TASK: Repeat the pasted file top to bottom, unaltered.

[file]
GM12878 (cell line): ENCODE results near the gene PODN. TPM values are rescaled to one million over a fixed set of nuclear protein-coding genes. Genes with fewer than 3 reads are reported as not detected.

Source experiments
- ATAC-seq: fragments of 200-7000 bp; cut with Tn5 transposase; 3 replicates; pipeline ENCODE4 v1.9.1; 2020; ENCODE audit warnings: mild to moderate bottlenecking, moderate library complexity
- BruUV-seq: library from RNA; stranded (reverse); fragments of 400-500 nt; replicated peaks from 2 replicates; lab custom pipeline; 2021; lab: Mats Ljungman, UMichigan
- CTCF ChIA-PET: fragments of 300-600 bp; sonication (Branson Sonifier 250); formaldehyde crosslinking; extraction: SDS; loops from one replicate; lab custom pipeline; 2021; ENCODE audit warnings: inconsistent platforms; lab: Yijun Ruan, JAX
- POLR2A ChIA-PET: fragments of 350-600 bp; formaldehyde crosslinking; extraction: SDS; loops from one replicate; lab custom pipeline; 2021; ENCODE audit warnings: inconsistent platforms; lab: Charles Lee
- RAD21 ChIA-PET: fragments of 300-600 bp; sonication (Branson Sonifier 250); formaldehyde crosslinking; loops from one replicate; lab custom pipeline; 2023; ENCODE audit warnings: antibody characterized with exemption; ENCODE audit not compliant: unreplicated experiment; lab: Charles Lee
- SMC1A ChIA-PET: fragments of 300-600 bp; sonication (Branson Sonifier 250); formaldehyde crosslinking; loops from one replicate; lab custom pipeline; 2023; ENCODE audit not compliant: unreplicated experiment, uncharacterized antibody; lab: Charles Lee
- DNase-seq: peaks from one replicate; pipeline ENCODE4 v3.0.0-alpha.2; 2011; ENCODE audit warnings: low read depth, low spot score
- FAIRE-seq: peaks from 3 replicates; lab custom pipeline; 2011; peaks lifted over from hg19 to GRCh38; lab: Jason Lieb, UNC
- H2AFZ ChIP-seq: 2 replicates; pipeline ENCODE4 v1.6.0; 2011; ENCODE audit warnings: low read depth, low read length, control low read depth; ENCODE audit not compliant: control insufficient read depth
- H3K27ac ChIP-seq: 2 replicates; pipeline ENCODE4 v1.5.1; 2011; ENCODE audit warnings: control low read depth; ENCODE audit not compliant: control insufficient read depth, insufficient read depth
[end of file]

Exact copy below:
GM12878 (cell line): ENCODE results near the gene PODN. TPM values are rescaled to one million over a fixed set of nuclear protein-coding genes. Genes with fewer than 3 reads are reported as not detected.

Source experiments
- ATAC-seq: fragments of 200-7000 bp; cut with Tn5 transposase; 3 replicates; pipeline ENCODE4 v1.9.1; 2020; ENCODE audit warnings: mild to moderate bottlenecking, moderate library complexity
- BruUV-seq: library from RNA; stranded (reverse); fragments of 400-500 nt; replicated peaks from 2 replicates; lab custom pipeline; 2021; lab: Mats Ljungman, UMichigan
- CTCF ChIA-PET: fragments of 300-600 bp; sonication (Branson Sonifier 250); formaldehyde crosslinking; extraction: SDS; loops from one replicate; lab custom pipeline; 2021; ENCODE audit warnings: inconsistent platforms; lab: Yijun Ruan, JAX
- POLR2A ChIA-PET: fragments of 350-600 bp; formaldehyde crosslinking; extraction: SDS; loops from one replicate; lab custom pipeline; 2021; ENCODE audit warnings: inconsistent platforms; lab: Charles Lee
- RAD21 ChIA-PET: fragments of 300-600 bp; sonication (Branson Sonifier 250); formaldehyde crosslinking; loops from one replicate; lab custom pipeline; 2023; ENCODE audit warnings: antibody characterized with exemption; ENCODE audit not compliant: unreplicated experiment; lab: Charles Lee
- SMC1A ChIA-PET: fragments of 300-600 bp; sonication (Branson Sonifier 250); formaldehyde crosslinking; loops from one replicate; lab custom pipeline; 2023; ENCODE audit not compliant: unreplicated experiment, uncharacterized antibody; lab: Charles Lee
- DNase-seq: peaks from one replicate; pipeline ENCODE4 v3.0.0-alpha.2; 2011; ENCODE audit warnings: low read depth, low spot score
- FAIRE-seq: peaks from 3 replicates; lab custom pipeline; 2011; peaks lifted over from hg19 to GRCh38; lab: Jason Lieb, UNC
- H2AFZ ChIP-seq: 2 replicates; pipeline ENCODE4 v1.6.0; 2011; ENCODE audit warnings: low read depth, low read length, control low read depth; ENCODE audit not compliant: control insufficient read depth
- H3K27ac ChIP-seq: 2 replicates; pipeline ENCODE4 v1.5.1; 2011; ENCODE audit warnings: control low read depth; ENCODE audit not compliant: control insufficient read depth, insufficient read depth